In my small triangle of Ontario, we have been awarded a new colour code in the continuum of pandemic restrictions. Our compliant behaviour and ascetic lifestyle have earned us privileges. Masked and sanitized, keeping our hockey stick distances, we have been granted two services critical to my well being. We may now avail ourselves of the pleasures of ski hills and hair salons.
Folding back into our ski community has been fun and chaotic. Our car is now a ski locker, boot locker, change room and snack bar. There is a high risk of arriving at the hill missing a helmet, goggles, neck gator, or even one ski boot. We quickly develop revised checklists predeparture.
Having suited up, tightened our boots and snapped into our bindings, we clamour over to the growing cluster of shapes on the flat at the top of the ski run. New ski jackets, faces cloaked in googles and masks, I struggle to identify the winter zombies. The voices are critical to determining familiarity. The excited chatter and shifting groupings are testaments to our social deprivation. The white snow, etched with tracks invites me to the edge of the slope. The bright orange netting along each side of the hill a reminder to monitor my speed and finish my turns. I want to ski to where the snowy horizon meets the blue sky. The pitch draws me like a magnet. I break away from the crowd and point my skis down the hill. I yearn for a mask with a wide smile on it.
My long overdue hair colour and cut is a precious appointment in my calendar. I arrive with a helmet flattened, unwashed mass of uneven curls. I am embarrassed to admit to the DYI bangs and hair trim. The chemical scents of the salon are muted by the mask. The mammoth jar of sanitizer on a stool at the door a reminder not to relax. Too much.
Unlike the snippets of conversations — bullets of information uttered on the ski hill, the conversation in the salon is a gentle undulating circle. I tuck into an empty chair around the dark wooden table strewn with last years fashion and hairstyle magazines. Sheila, the new assistant, tucks a towel into my turtle neck and fastens the black cloak around my neck. To my right Lisa is neatly folding hair strands into squares of foil; painting the strands of hair with a viscous coating of hair dye. I’m next. I join in the discussion about the re-opening of the ski hills. The arrival of the red and grey zone interlopers. We all agree that allowing access to winter sports in our region will put our low Covid counts at risk. And then there’s the variant . . .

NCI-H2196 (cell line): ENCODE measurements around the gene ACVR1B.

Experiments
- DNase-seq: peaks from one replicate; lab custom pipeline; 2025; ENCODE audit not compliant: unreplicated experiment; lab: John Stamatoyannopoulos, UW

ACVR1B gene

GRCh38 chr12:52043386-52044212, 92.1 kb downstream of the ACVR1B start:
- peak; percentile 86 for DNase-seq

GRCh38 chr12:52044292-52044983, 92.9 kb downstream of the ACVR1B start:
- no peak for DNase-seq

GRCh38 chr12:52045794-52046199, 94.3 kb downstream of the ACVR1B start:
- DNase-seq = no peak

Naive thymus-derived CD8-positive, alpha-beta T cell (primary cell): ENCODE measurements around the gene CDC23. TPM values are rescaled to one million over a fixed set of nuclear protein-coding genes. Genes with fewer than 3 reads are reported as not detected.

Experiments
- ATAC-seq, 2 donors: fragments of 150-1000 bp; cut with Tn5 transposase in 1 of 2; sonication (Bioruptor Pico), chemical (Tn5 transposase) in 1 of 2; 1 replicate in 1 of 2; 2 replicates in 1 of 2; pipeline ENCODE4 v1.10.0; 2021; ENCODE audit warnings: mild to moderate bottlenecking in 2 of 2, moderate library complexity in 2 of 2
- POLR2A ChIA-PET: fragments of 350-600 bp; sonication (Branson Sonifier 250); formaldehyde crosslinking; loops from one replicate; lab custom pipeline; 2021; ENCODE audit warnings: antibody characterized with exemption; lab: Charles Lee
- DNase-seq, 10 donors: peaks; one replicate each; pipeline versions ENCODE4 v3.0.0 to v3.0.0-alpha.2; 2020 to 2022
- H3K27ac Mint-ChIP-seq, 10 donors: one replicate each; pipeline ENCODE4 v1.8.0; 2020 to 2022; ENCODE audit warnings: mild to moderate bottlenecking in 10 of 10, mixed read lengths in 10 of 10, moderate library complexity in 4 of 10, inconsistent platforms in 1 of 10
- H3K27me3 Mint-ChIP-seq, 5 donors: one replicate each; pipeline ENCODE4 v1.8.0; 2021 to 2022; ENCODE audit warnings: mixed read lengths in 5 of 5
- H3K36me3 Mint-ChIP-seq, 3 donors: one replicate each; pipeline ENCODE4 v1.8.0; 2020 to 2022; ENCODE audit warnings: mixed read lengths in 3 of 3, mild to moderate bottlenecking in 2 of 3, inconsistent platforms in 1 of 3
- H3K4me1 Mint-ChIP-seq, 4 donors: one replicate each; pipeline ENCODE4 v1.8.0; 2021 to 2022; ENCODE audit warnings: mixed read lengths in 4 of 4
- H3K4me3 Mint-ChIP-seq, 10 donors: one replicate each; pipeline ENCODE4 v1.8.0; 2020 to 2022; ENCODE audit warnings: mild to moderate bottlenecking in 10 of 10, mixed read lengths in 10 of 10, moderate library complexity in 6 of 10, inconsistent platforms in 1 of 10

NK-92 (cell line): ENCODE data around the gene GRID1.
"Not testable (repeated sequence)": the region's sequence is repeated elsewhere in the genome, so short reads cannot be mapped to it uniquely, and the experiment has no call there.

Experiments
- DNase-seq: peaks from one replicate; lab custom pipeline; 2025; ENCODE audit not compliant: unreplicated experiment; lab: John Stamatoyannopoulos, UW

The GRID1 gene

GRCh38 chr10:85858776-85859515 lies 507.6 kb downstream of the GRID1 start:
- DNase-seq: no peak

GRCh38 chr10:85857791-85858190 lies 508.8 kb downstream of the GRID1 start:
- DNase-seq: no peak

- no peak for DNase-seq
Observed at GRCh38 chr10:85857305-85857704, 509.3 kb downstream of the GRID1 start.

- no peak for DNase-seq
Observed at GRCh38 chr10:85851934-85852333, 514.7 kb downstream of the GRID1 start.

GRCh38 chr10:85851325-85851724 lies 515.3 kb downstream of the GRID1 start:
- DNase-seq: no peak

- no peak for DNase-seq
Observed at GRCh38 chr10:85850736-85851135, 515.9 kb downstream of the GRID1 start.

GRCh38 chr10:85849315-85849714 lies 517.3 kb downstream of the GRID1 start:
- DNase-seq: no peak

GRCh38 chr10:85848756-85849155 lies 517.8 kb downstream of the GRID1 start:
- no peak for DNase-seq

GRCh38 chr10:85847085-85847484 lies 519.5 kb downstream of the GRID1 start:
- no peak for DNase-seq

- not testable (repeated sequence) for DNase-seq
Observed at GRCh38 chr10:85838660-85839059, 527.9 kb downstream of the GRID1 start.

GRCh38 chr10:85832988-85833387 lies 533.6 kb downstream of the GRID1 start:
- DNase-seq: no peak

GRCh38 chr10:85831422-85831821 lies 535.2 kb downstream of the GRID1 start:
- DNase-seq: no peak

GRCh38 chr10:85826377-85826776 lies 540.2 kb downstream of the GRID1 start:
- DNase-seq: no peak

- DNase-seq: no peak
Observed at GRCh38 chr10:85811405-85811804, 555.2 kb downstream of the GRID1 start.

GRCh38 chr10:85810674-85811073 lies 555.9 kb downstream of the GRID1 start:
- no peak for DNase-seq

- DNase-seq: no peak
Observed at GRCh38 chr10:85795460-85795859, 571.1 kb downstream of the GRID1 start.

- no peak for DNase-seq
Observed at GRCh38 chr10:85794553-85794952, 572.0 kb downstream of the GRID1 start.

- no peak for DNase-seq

Another woman enters the unfolding scene. She has arrived with a large cardboard box stamped with pictures of Dole bananas on it. I watched her pull up in front of the salon and wrestle it from the back seat of her car — wondering what it was. She sets it on a bench inside the front door, flips open the top and offers sandwiches to us. Premade and encased in hard plastic clamshells. She insists I take a couple back home for my husband. The salon owner has assured her that he is a lovely man. He’ll love the tuna on whole wheat. Finished with the sandwich distribution, she settles into the last empty chair around the table.
Now a baby, draped over Lisa’s shoulder, emerges from the room behind the louvred doors at the back of the salon. Max is three weeks old, the third child of the owner. And Lisa’s grandson. He is presented to us around the table. His perfect cherub face and bright eyes non-plussed by our deranged tangle of foiled hair and masked cooing. He is breastfed and burped before his mother hands him off so she can do a haircut. The talk morphs into childbirth, sleep deprivation, and midwives. The sandwich lady turns out to be a retired teacher. She remembers the names, temperaments, and talents of the now-grown children of the new assistant, Sheila. Everyone has a story. Everyone has time.
The socializing on the ski hill, the adrenalin rush of the steep pitch, the science of the pole plant and turn, create a surge of joyful energy. There is an undercurrent of speed and urgency. This is my familiar, my community, my sport.
The energy flow in the salon grants me a welcome and necessary shift. We are our undone selves, seated in black capes, masked, with our hair tortured and askew. Stripped of external facades, we chat spontaneously. There is a current of connection as we rejoice in our return to the salon. Compliments are plentiful as the scissors work their magic and soft volumes of style emerge from the round brush wielded with expertise. We exit the sacred space with confidence, flair, and new friendships. And sandwiches. It is regenerative.
At least, that is my experience.